There’s another grey area in how to prove that you’re exempt from wearing a face covering. Some people have downloaded self-certified cards, but this doesn’t seem to really provide evidence. It’s a worrying issue for those who believe they are exempt but are worried about being challenged.
Shop staff aren’t generally expected to wear face coverings as their employers have already put in place numerous ways of limiting contact with customers.
Quite how all this will be policed is yet to be determined. It appears that the onus is going to be put on shop owners and staff to request people use coverings.
Making your own masks
There are quite a few different patterns available for making masks. Just put fabric face mask in your search engine of choice and you’ll find plenty.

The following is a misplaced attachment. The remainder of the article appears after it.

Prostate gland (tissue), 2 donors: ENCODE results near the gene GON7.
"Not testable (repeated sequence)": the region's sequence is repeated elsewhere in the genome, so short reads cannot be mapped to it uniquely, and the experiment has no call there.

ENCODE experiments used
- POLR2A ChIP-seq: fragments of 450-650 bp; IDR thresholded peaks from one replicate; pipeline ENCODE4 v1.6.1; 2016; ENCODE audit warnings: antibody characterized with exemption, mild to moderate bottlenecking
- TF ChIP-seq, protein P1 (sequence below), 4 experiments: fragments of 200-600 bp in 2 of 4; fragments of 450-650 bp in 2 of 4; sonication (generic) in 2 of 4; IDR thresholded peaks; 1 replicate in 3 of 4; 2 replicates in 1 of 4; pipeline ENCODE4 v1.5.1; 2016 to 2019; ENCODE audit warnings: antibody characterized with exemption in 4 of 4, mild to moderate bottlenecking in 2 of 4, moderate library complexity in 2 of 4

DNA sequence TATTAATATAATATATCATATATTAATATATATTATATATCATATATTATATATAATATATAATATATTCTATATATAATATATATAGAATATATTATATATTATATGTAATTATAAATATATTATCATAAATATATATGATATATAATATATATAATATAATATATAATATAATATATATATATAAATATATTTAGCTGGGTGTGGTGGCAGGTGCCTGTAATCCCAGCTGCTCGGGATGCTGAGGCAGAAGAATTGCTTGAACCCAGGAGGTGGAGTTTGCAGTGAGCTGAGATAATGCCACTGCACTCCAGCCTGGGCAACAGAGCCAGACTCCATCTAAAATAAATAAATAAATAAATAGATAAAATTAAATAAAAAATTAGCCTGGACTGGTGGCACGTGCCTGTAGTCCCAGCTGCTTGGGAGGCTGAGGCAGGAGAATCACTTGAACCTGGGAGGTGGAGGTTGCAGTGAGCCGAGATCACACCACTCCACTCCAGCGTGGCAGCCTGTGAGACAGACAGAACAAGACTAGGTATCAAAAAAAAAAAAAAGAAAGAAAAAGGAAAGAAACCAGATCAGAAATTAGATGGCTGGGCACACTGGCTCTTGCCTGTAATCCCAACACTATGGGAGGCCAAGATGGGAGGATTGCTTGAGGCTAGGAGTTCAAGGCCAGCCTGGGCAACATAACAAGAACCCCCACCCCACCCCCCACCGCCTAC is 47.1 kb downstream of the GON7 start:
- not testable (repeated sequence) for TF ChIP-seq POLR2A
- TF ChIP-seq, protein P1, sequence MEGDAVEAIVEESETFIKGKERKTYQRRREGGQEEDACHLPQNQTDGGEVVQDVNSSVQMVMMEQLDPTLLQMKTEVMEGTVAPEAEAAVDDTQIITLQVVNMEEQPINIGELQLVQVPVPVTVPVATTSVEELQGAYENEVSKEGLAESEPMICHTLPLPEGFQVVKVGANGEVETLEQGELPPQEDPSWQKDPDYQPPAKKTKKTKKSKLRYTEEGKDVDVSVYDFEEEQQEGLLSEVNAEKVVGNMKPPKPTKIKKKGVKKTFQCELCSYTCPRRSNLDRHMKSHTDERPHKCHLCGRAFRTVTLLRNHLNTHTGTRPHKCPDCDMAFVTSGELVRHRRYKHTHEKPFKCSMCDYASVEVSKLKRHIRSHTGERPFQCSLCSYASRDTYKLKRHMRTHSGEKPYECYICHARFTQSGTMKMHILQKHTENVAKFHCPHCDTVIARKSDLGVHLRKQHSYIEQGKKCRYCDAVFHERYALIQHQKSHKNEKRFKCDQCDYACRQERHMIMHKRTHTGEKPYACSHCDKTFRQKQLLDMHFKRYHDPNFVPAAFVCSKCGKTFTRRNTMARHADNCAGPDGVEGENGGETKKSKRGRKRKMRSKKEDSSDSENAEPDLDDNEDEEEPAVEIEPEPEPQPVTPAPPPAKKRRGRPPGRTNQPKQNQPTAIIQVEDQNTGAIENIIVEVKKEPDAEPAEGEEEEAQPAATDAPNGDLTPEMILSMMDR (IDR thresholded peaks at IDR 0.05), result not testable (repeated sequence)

Most use elastic hoops around the ears, although they can become painful if worn for a long time. If that’s the case, you might like to look at home-made extenders as well, which are knitted, crocheted or fabric bands with buttons on either end that sit at the back of the head and take the strain of the elastic. Again, Google face mask extenders pattern and there’s a wealth of instructions.
Instructions for a very simple mask as suggested by the UK government are here.
I’ve been making pleated face masks with fabric ties, and are pretty easy to do.
Many patterns also provide options to insert filters and frames to use around the nose – which could be useful for anyone who finds their glasses steaming up.
Many commercial masks are in plain, dark colours, but if you’re making your own, it’s a good opportunity to use up some spare fun fabric you might have in a cupboard somewhere.